In April 1977, Tony Drayton moved to London from Cumbernauld, a new town in Scotland between Glasgow and Edinburgh. From 1976 to 1979, Tony was the editor of the early punk zine, Ripped and Torn. He lived in London, Paris, and Amsterdam and had a very varied career, including fire eating. In the summer of 1978, his sister Val joined him in London. After living in several squats, in the autumn of 1979 they met some punks in West Hampstead. One was Adam Ant’s (Stuart Goddard) ex-wife Eve (Carol Mills) and one was Kevin Mooney, a bassist who later joined Adam and the Ants. They let Tony and Val move into an empty flat at 33 Sherriff Road, a house run by the West Hampstead Housing Association (WHHA).
Also sharing the house were Andi, the singer, and Ross, the bass player, of Australian band The Urban Guerrillas, and Dave Roberts, later a member of the band Sex Gang Child. There were more: Leigh Kendall, Andy Groome and Malcolm Baxter, who were members of The Last Words, another Australian punk band. They earned £6 a day by delivering leaflets and Tony said they spent most of it drinking in the nearby pub, The Railway, or listening to the punk bands at the Moonlight Club which was run at the pub by Dave Kitson from October 1979 until 1993.
Tony began to edit a new punk zine and the first edition was produced for Adam and the Ants’ 1980 New Years Day gig at the Electric Ballroom in Camden. The run of 500 copies sold out on the night and had to be reprinted. Tony and his friends, who called themselves the Puppy Collective, produced six issues up to 1983. Tony also wrote articles for the Record Mirror, New Musical Express, and Zigzag. In the summer of 1980, Tony and Val moved to another WHHA house at 39 Westbere Road. Artist Jo Brocklehurst lived in the same street and saw them as they passed by her home. She thought they looked fantastic and invited them to her studio where she made wonderful pictures of them.
Jo Brocklehurst moved into 12 Westbere Road in the 1960s and stayed there until her death on 29 January 2006. She was born Josephine Blanche Brocklehurst in Lambeth in 1935. She was a very good athlete, and in the 1950s she competed for the Selsonia Ladies Athletic Club in the shotput and discus.
A precocious talent, Jo first entered St Martin’s School of Art shortly before her 14th birthday, on a junior art scheme. Having left the school at 18, she was a regular visitor to the costume life classes in the fashion department. From the late 1990s, Howard Tangye, then St Martin’s head of women’s wear and a close friend, invited Jo be a visiting lecturer to work with his students.
In the 1960s, Jo sketched jazz musicians such as George Melly, and worked in commercial fashion before becoming swept up in the punk scene. She is best known for her paintings of the early 1980s and her subjects included the punks in West Hampstead, The Blitz Kids, Siouxsie Sioux, Marc Almond, Philip Salon, Boy George, and, in Berlin, the dance company of Pina Bausch.
Her first one-woman show was in Amsterdam in 1979. Following her big breakthrough at the ICA’s Women’s Images of Men show the following year, Jo had considerable success with her drawings, showing twice at the Francis Kyle Gallery in London in 1981 and 1982, and later at Leo Castelli in New York and the Connecticut State University Gallery.
In 1994 the V&A (which holds a collection of her work), showed a series of her figure drawings in Street Style. Brocklehurst began to spend more time in Europe, especially in Amsterdam and Berlin where she sketched in the clubs.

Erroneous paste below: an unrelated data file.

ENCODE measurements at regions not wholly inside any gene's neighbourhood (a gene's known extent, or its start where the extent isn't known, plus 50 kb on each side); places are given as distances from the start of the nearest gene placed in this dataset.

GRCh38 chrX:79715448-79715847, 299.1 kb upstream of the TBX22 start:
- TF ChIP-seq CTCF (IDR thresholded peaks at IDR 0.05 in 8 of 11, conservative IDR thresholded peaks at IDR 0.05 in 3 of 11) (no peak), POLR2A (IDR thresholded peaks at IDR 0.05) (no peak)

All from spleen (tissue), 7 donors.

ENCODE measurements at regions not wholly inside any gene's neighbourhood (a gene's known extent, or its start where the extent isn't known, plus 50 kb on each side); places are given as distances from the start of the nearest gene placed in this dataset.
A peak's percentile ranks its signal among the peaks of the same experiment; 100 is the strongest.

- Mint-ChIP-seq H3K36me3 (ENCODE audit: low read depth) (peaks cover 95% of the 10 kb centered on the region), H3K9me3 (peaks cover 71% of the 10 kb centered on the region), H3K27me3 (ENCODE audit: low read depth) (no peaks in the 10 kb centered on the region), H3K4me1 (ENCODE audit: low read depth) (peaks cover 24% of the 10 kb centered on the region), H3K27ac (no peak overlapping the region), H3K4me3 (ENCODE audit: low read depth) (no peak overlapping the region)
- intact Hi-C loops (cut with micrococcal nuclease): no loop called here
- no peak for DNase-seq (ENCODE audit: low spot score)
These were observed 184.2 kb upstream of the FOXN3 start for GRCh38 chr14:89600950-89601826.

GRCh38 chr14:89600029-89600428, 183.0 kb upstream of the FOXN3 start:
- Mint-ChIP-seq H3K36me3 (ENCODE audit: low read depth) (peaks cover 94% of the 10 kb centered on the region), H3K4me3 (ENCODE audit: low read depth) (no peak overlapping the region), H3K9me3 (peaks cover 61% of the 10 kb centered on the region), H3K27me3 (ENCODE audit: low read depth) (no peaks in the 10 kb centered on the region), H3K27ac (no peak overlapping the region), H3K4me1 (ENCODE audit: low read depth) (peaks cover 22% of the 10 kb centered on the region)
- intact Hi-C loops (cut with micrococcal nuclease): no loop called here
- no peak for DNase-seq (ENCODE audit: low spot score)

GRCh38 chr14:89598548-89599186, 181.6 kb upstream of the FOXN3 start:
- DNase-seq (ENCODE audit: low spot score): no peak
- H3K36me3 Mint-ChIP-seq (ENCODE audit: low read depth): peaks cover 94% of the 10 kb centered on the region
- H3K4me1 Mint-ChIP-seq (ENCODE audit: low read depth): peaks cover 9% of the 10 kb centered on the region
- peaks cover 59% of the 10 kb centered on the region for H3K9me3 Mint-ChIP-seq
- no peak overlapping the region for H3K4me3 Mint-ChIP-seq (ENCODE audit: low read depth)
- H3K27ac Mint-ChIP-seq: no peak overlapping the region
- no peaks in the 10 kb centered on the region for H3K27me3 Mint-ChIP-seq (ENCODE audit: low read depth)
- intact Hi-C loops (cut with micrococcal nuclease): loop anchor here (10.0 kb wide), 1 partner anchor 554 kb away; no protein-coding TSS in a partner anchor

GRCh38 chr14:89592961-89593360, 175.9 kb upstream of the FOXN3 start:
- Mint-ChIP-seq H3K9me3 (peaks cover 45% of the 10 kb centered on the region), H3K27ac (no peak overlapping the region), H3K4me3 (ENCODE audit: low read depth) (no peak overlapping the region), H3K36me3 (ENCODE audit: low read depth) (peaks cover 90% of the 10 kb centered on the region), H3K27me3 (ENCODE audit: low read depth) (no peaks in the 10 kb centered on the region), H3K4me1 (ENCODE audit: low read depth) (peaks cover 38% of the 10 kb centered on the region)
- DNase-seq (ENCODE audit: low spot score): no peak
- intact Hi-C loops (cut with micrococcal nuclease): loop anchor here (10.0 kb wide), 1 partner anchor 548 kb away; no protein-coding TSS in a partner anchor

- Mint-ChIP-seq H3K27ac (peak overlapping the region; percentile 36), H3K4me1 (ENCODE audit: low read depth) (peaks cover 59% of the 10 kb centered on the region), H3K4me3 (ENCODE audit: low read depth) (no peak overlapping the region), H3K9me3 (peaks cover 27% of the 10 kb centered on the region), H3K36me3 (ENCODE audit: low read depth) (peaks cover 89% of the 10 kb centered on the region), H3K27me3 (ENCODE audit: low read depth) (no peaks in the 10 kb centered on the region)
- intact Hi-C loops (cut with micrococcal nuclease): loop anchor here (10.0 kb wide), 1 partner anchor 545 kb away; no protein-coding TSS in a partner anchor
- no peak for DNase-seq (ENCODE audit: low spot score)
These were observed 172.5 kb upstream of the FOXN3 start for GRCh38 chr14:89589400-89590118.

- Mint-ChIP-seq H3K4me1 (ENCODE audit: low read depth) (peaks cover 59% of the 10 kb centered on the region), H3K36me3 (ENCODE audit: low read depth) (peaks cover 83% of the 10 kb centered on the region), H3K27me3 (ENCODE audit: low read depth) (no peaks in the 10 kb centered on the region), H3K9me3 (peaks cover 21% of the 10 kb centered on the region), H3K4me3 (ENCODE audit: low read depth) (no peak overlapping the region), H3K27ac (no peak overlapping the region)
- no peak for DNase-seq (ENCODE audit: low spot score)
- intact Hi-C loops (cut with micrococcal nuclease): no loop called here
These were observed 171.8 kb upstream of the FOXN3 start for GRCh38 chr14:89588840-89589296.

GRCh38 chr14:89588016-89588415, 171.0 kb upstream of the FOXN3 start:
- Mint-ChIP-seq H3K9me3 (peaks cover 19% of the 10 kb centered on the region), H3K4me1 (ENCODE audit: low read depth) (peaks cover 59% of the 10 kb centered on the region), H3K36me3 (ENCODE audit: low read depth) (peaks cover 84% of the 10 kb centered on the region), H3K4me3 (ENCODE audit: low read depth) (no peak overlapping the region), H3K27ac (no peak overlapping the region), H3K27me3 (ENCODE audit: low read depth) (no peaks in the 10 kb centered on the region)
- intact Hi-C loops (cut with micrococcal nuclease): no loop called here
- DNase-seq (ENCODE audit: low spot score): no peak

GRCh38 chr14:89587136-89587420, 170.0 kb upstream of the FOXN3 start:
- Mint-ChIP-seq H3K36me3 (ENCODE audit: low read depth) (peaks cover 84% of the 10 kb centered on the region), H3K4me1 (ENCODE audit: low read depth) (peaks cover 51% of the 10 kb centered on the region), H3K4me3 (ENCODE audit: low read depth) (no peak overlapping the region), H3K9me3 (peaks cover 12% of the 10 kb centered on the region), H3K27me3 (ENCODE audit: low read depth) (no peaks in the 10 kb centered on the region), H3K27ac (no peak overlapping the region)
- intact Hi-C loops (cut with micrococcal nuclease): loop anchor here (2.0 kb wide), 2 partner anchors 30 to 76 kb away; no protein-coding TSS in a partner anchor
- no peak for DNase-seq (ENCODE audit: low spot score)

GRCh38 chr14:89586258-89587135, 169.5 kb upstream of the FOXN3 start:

Her friend Isabelle Bricknall said, ‘She liked Berlin because it was very punk in a lot of ways; it was before the wall came down. There’s so little known about her here, but in Germany and Poland at the arts festivals, they all knew her. She played artist in residence – she’d be sketching on a daily basis for newspapers such as Berliner Zeitung, drawing different acts from theatre to art. She also made some very good friends in Berlin.’
Although sometimes compared to the Austrian painter Egon Schiele (1890-1918), Jo was an original and she drew people without the aggression of Schiele’s work. Jo was always drawing. She never minded being stuck on a bus for hours in traffic, as she always carried paper and pens. She drew places, situations and people. She enjoyed landscape, and would regularly cycle to Hampstead Heath.
In her house in Westbere Road there were vibrant pictures of characters from Alice through the Looking Glass, each with more than a hint of the fetish club. She was fascinated by Charles Dodgson’s alternative persona as Lewis Carroll and called the work ‘Brocklehurst through the Looking Glass’.
Isabelle Bricknall met Jo through Colin Barnes, a lecturer at the Royal College of Arts, St Martins, and Nottingham Trent where Isabelle studied for her MA in fashion and textiles. Jo was a lecturer with Colin Barnes in fashion illustration.
Isabelle worked in the fashion industry with many top designers, such as Zandra Rhodes. She has been a fashion designer, textile designer, artist and model, working in many art different mediums including fabrics, glass, steel, film, and photography. This drew Jo and Isabelle together to create with each other’s art work. Starting with Isabelle modelling her own designs and Jo drawing them, to working on art exhibitions and other art projects, and helping Jo to archive her work. She and Jo visited clubs together and their creative relationship lasted until Jo’s death.
A retrospective exhibition of Jo Brocklehurst’s work, Nobodies and Somebodies, was shown at the House of Illustration, King’s Cross London from 3 February to 14 May 2017. It was co-curated by Isabelle Bricknall and Oliva Ahmed.
We would particularly like to acknowledge the help of Tony and Val Drayton, and Isabelle Bricknall. Anna Bowman helped us with information about the WHHA.